Why people should start paying attention to Bristol City boss Lee Johnsonby Andy Dillon / 07 October 2016, 12:58
In his latest feature Andy Dillon (andydillon70) argues that Bristol City boss Lee Johnson deserves to be in the spotlight following his superb rise in the managerial arena.
For a country hell bent on turning its back on Europe - English football has a funny way of showing it.
Barely a quarter of the way into the Championship season and Huddersfield Town are being hailed as Yorkshire’s Barcelona and their German boss David Wagner is already a full blown football genius.
By pure coincidence he also happens to be best mates with compatriot Jurgen Klopp at Liverpool.
Klopp is godfather to one of Wagner’s kids and Wagner was best man at his pal’s wedding - my goodness, they even look a bit alike.
There’s no denying Wagner is enjoying a good start to the season with Huddersfield top of the Championship.
But while the growing hipster cult in football cannot wait to salute yet another foreign import, spare a thought for Lee Johnson at Bristol City.
Suffolk-born, English and more importantly he has pretty much mirrored everything that Wagner has done at Huddersfield yet there’s no big hoo ha.
Wagner got his job in November last year. Johnson was appointed at Ashton Gate three months later in February.
Both teams were struggling at the foot of the table.
Both clubs escaped the drop narrowly. City finishing just a point above Town on the fringes of the bottom three.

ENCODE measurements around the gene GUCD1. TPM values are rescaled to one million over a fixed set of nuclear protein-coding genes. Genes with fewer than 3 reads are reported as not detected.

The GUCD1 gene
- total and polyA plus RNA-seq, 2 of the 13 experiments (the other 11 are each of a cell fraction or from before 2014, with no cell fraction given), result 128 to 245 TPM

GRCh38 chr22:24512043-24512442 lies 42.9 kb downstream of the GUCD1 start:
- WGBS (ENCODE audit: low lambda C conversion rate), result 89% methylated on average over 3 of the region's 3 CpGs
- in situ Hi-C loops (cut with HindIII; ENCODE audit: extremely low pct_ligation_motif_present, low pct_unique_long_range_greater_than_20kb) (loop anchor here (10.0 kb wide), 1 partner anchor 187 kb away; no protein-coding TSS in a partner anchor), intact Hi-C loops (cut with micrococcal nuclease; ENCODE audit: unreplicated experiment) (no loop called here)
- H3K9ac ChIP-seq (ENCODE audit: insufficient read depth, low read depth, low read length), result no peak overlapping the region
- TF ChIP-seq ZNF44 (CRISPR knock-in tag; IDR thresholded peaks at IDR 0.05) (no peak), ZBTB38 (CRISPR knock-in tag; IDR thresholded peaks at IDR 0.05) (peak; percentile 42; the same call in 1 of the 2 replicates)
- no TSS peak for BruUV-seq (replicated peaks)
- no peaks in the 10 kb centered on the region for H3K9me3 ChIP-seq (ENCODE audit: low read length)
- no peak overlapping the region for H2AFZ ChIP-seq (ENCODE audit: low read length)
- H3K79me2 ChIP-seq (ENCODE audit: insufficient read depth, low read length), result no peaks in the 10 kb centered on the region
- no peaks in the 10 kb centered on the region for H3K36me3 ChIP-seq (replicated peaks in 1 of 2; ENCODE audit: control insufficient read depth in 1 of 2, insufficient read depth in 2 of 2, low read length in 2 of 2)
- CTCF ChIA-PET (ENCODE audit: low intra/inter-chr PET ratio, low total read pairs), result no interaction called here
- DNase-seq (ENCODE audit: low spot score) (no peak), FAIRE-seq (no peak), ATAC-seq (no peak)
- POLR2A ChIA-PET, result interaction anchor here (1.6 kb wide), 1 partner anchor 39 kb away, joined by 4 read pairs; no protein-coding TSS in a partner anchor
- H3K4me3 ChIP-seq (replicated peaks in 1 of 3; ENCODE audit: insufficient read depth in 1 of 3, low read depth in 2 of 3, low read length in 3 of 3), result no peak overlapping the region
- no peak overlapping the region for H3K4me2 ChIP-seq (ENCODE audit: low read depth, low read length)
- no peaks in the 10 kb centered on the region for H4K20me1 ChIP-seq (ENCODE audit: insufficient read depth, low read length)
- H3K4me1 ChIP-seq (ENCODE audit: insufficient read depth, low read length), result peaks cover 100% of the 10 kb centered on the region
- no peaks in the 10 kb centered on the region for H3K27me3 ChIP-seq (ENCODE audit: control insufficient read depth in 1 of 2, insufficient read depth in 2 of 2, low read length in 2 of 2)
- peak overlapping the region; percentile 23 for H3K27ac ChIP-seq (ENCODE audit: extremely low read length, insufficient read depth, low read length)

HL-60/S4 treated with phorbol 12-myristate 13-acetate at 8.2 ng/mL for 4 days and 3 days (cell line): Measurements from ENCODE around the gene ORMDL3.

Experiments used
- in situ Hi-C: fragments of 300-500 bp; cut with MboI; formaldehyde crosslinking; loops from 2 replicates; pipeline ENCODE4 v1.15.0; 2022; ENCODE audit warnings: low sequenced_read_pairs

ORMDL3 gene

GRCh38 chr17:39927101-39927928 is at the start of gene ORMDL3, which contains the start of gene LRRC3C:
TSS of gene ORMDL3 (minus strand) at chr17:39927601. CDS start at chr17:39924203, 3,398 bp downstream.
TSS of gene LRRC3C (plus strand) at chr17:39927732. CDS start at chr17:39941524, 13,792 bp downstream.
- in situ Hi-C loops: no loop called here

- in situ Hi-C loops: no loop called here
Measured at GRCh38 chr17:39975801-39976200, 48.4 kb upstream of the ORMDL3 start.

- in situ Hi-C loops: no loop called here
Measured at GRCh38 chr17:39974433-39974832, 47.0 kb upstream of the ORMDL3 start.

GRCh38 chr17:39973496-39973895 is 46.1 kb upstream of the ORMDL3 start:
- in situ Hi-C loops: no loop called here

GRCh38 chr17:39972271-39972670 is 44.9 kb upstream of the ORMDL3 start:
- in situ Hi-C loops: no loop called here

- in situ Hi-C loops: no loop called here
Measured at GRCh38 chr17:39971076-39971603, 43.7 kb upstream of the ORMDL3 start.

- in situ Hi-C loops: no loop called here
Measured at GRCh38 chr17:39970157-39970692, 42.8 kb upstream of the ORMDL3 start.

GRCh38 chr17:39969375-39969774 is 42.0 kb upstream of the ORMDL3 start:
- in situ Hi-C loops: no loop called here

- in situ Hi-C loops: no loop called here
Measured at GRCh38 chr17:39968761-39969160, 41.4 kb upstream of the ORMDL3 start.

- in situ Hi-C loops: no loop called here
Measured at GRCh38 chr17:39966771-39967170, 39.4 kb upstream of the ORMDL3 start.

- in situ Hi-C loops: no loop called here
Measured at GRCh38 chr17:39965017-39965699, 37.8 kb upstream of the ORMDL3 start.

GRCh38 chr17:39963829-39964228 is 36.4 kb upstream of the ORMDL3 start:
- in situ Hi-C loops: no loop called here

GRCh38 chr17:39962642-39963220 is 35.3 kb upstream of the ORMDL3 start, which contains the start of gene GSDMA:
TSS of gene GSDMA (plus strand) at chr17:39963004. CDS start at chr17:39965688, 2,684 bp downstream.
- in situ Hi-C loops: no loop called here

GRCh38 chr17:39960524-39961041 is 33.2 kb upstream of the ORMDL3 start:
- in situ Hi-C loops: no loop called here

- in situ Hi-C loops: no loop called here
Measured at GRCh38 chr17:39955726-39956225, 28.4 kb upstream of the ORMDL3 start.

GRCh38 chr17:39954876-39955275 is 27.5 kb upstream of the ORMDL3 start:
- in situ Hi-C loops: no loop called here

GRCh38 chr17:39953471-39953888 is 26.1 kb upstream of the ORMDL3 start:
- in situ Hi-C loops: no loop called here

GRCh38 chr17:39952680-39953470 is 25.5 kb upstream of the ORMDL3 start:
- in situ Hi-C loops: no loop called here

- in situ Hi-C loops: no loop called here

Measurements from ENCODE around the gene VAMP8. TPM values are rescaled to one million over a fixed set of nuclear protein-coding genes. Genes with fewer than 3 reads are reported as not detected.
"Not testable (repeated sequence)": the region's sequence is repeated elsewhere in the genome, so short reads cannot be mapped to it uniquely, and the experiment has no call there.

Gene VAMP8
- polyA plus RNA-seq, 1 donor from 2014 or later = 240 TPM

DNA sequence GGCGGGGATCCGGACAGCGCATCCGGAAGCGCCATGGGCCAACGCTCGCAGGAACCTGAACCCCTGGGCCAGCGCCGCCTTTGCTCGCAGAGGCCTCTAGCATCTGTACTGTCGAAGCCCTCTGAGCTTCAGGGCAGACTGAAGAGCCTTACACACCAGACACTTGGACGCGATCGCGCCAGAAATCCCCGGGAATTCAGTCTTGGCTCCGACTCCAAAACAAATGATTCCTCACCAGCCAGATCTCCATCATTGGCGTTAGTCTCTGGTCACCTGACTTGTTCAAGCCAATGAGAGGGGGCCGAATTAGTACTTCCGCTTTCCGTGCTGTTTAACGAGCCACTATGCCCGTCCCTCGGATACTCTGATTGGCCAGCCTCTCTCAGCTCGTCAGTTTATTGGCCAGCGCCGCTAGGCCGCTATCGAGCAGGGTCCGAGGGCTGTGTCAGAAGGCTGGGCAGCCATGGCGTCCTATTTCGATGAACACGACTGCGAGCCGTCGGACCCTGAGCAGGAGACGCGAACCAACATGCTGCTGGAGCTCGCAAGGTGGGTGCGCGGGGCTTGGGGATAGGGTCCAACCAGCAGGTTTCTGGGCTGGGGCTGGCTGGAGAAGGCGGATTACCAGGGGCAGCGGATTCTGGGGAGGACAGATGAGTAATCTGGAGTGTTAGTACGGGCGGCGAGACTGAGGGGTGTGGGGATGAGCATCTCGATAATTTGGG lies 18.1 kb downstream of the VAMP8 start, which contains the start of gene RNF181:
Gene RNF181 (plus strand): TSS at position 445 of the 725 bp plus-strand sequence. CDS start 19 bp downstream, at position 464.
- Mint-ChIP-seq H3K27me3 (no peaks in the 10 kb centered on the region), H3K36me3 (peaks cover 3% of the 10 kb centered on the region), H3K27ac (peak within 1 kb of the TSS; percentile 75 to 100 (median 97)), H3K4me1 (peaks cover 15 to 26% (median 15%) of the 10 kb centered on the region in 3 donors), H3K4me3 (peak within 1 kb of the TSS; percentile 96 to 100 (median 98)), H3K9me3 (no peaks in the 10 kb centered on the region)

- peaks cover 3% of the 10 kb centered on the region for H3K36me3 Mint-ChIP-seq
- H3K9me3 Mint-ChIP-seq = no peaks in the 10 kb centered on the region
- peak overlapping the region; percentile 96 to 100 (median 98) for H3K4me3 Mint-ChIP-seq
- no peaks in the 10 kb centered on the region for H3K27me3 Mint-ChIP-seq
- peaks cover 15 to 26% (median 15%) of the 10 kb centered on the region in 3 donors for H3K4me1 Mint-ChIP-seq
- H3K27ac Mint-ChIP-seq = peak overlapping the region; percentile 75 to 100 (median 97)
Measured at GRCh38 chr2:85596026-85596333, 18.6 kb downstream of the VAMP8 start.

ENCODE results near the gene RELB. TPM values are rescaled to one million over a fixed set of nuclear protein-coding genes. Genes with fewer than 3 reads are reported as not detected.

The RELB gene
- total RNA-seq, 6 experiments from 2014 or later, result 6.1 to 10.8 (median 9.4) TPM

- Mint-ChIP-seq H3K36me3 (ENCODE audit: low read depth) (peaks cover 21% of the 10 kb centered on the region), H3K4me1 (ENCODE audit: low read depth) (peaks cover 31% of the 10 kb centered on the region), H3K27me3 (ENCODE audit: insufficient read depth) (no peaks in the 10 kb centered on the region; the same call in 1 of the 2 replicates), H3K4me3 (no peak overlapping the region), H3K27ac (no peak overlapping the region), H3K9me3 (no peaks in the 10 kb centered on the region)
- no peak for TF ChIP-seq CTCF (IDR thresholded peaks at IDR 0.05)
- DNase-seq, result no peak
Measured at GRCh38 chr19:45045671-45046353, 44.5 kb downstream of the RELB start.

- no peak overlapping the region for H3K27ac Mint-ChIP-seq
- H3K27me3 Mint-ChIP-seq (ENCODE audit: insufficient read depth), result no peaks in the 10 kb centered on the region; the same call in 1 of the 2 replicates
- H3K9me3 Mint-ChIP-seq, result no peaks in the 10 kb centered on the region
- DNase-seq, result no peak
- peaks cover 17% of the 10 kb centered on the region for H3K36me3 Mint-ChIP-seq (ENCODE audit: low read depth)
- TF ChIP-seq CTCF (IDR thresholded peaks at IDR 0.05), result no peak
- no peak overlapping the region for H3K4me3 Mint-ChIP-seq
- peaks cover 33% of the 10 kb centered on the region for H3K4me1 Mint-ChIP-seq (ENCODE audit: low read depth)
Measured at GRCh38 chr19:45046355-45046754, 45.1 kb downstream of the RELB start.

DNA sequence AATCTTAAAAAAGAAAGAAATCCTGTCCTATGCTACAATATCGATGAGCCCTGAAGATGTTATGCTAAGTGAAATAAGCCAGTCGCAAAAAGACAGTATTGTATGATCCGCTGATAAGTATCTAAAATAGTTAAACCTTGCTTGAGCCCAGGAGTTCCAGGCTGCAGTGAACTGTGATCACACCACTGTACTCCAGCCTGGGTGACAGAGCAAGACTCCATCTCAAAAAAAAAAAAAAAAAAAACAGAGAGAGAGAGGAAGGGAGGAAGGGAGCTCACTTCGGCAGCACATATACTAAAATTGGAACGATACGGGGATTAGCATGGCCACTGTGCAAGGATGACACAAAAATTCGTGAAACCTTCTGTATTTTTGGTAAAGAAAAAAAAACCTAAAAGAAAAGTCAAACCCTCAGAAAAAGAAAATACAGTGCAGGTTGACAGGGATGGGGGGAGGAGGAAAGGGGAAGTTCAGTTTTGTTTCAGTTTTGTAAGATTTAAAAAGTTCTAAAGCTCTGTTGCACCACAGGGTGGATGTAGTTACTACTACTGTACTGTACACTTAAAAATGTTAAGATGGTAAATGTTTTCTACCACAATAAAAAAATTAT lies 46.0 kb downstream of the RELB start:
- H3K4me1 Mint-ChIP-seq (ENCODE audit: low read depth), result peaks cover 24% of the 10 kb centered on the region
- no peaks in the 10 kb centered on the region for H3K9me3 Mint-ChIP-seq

Since then there has been a revolution in the South West which matches anything being trumpeted at the John Smith’s Stadium.
City have won six of their opening 11 league games and Johnson’s cute business in the summer transfer window has been acclaimed - quietly - as the best ever for his club. With £11m spent that already looks money well spent.
Signing Chelsea striker Tammy Abraham on loan has been a masterstoke - 12 goals already and a call up to the England Under-21s testament to that.
Gary O’Neil has added experience in midfield to complement the youngsters in this blossoming team.
Former Juventus centre half Hordur Magnusson knows how to handle the English game having been part of the Iceland squad which humiliated England at Euro 2016.
City are fifth in the league, just five points behind Huddersfield and into the fourth round of the EFL Cup. Ashton Gate’s well on its way to an impressive revamp and a promising future beckons.
It’s no wonder that Johnson was heavily linked with the vacancy at Aston Villa - a much bigger club with huge resources.
Yet he was quick to snuff that one out and declare his loyalty to the people who gave him a chance at Bristol City. He has unfinished business.
All this has been going on while Wagner is being held up as the next big thing in English football: the latest export from Germany revolutionising our industrial old game and dragging it into the 21st century.
It’s a bit early for that - let’s see come May whether Huddersfield have maintained this run of form based on double training sessions over 46 games.
Johnson is typically English. He is working his way up in management. From Oldham and Barnsley to Bristol City and who knows where next?
Unfortunately he is English and doesn’t have friends in high places which makes him unfashionable in the current climate of worshipping everything foreign while overlooking everything that makes us great.